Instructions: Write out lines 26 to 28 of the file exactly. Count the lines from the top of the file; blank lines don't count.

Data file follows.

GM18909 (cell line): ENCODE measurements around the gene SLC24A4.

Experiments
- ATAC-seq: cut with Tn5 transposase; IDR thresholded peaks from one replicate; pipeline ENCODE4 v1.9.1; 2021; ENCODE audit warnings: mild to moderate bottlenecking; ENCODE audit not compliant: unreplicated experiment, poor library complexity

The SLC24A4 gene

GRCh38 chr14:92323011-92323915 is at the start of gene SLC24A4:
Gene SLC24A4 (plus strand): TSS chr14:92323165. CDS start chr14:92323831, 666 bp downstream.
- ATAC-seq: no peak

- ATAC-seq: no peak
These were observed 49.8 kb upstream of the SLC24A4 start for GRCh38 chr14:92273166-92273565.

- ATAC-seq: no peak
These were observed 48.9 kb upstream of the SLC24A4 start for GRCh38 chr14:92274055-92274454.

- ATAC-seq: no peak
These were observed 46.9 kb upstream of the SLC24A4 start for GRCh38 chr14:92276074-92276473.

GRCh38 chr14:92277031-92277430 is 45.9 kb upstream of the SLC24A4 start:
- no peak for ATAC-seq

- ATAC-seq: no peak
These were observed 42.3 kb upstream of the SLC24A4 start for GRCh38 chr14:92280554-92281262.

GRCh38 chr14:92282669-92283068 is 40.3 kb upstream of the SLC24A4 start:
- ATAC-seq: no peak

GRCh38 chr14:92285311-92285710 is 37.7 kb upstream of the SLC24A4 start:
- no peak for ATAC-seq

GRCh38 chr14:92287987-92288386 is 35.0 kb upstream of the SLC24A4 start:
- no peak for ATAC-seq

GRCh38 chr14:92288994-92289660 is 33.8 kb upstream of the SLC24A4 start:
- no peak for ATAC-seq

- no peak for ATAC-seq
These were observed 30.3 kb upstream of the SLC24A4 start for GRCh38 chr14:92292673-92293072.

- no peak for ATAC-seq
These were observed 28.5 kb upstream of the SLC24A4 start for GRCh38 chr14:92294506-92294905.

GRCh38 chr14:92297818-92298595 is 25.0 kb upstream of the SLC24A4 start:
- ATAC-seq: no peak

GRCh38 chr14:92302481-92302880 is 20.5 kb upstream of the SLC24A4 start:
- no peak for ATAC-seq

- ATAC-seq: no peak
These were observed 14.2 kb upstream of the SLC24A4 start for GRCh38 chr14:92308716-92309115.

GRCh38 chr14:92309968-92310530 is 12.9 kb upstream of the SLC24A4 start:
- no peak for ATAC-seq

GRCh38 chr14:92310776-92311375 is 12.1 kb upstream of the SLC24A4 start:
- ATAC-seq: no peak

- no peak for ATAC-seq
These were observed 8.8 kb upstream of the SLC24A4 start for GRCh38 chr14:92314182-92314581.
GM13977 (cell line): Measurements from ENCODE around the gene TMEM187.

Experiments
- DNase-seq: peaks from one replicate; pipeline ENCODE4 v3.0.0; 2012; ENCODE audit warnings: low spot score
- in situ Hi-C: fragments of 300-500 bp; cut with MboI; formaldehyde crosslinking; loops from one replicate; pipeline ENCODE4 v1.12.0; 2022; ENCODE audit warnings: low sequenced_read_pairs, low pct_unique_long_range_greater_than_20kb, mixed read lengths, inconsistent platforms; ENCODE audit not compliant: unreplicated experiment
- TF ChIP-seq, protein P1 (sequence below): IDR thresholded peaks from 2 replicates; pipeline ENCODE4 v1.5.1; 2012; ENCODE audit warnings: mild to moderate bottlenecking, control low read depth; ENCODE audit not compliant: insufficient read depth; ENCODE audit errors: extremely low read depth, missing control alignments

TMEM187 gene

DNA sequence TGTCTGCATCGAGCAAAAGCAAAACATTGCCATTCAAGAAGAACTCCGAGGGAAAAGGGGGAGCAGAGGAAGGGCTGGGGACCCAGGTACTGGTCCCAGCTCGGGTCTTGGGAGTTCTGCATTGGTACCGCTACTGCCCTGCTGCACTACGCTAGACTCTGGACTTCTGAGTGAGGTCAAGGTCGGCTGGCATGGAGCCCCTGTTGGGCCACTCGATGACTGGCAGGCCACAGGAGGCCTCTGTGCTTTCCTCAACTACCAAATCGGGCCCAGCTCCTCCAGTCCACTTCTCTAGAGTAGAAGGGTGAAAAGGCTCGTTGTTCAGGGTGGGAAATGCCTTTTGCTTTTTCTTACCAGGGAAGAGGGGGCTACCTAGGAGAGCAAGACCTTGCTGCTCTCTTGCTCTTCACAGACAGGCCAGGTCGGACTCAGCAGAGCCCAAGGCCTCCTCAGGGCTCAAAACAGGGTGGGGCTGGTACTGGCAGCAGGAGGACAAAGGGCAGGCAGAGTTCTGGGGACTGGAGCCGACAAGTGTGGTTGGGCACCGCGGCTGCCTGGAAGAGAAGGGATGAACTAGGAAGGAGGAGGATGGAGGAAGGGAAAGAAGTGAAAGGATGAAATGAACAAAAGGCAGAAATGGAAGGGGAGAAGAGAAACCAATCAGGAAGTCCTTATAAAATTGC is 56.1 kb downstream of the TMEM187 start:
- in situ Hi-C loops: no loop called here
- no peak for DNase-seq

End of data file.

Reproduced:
- no peak for ATAC-seq
These were observed 30.3 kb upstream of the SLC24A4 start for GRCh38 chr14:92292673-92293072.

- no peak for ATAC-seq